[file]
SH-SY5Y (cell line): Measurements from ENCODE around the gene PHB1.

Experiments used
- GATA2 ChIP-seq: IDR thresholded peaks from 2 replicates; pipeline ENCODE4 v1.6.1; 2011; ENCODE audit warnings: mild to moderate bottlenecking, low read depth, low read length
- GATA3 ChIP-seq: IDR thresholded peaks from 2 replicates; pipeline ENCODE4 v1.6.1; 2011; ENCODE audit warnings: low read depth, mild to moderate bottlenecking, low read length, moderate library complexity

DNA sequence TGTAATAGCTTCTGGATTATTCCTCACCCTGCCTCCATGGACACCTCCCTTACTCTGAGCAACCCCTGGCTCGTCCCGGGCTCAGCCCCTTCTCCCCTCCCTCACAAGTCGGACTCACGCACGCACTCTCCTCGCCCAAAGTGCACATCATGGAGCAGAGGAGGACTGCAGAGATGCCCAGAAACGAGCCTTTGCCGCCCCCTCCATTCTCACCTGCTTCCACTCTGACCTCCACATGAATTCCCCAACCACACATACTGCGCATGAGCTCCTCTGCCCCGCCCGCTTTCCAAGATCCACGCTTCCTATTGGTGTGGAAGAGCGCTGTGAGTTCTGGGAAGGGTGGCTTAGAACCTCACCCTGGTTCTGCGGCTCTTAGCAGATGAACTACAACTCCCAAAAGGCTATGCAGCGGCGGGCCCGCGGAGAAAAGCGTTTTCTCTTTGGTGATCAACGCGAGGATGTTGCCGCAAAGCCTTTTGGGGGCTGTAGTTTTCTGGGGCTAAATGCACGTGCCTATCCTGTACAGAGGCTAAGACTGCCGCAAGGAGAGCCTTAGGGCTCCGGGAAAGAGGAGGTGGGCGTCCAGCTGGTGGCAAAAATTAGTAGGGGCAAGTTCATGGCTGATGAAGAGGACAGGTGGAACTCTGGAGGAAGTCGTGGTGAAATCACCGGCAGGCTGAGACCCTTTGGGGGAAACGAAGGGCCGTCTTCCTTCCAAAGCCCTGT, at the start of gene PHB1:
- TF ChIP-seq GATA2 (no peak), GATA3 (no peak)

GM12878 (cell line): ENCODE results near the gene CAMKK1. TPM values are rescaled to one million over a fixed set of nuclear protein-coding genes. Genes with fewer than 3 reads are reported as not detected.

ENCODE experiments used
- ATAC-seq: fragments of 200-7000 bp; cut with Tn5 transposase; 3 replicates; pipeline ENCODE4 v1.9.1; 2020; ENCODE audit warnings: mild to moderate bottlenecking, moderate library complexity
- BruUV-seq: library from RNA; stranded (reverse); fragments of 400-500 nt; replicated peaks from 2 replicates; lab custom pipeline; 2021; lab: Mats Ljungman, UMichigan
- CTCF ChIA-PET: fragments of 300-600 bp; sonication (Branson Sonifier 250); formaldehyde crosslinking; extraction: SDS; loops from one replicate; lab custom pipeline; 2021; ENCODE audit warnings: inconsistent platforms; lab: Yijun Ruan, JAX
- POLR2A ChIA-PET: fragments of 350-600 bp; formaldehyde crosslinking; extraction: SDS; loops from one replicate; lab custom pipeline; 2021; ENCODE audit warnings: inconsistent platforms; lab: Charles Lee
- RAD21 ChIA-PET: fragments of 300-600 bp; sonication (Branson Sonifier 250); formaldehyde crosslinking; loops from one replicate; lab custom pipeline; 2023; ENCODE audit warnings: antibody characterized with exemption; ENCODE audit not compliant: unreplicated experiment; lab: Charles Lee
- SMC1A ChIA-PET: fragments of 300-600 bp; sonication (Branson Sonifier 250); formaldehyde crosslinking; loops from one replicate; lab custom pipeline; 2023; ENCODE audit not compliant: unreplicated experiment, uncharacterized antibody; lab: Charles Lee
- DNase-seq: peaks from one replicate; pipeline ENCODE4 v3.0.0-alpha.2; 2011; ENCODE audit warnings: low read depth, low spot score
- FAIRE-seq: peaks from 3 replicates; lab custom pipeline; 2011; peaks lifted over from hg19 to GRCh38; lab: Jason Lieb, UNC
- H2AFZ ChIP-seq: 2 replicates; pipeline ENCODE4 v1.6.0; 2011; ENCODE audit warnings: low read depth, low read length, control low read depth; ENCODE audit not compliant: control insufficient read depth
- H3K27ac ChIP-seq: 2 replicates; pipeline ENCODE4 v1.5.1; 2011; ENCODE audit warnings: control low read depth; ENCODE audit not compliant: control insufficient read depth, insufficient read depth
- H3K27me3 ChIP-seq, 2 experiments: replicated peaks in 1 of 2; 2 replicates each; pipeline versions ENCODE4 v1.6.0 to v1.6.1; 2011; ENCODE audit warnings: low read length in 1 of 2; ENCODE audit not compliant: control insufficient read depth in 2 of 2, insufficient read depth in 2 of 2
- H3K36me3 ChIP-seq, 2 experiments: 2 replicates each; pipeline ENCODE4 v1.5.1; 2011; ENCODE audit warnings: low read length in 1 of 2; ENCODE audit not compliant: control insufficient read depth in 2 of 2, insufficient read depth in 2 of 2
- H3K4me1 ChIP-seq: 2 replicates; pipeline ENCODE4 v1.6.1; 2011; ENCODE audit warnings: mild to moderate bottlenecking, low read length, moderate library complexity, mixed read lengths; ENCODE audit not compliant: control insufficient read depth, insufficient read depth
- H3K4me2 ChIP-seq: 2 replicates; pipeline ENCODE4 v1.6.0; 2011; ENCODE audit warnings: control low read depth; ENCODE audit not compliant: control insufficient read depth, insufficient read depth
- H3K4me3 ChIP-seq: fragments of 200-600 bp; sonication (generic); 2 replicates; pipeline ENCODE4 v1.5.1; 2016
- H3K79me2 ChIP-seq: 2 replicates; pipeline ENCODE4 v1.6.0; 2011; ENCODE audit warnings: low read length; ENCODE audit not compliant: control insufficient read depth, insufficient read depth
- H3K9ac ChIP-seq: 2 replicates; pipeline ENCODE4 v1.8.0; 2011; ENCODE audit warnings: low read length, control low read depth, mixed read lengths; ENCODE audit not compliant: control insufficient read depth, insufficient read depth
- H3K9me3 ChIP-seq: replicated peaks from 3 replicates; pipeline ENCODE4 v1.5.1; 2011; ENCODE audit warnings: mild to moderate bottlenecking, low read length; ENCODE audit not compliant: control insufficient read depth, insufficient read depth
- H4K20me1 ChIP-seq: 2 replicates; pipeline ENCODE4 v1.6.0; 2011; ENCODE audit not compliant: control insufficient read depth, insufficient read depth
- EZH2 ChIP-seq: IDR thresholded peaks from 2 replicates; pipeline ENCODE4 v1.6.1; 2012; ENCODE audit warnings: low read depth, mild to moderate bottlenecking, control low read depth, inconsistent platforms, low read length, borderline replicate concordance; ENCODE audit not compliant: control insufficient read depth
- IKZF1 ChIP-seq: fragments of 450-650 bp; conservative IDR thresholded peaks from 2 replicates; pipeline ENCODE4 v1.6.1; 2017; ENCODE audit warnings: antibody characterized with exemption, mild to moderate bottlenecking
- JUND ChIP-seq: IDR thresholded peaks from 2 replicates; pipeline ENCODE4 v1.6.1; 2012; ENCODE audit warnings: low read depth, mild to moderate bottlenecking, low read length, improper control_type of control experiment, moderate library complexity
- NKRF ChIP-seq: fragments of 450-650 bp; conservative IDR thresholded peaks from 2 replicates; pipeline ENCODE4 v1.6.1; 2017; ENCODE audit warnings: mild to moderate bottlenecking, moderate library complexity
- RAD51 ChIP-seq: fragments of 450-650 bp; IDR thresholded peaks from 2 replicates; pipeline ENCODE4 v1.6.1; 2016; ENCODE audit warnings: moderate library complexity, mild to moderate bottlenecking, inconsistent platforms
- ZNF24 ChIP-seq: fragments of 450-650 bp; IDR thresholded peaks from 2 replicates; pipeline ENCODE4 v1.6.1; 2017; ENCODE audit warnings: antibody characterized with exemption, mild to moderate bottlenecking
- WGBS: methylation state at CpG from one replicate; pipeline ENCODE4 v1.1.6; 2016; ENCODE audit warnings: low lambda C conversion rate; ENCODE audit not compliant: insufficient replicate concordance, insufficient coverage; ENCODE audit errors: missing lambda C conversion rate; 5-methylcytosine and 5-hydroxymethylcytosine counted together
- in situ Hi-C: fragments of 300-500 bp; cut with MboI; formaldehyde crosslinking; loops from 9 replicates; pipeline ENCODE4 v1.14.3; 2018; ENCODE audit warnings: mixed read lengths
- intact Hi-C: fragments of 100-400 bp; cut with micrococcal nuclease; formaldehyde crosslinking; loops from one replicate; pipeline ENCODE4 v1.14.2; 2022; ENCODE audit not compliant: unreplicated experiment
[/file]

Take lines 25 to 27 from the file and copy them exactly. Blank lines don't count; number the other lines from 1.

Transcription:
- H3K9ac ChIP-seq: 2 replicates; pipeline ENCODE4 v1.8.0; 2011; ENCODE audit warnings: low read length, control low read depth, mixed read lengths; ENCODE audit not compliant: control insufficient read depth, insufficient read depth
- H3K9me3 ChIP-seq: replicated peaks from 3 replicates; pipeline ENCODE4 v1.5.1; 2011; ENCODE audit warnings: mild to moderate bottlenecking, low read length; ENCODE audit not compliant: control insufficient read depth, insufficient read depth
- H4K20me1 ChIP-seq: 2 replicates; pipeline ENCODE4 v1.6.0; 2011; ENCODE audit not compliant: control insufficient read depth, insufficient read depth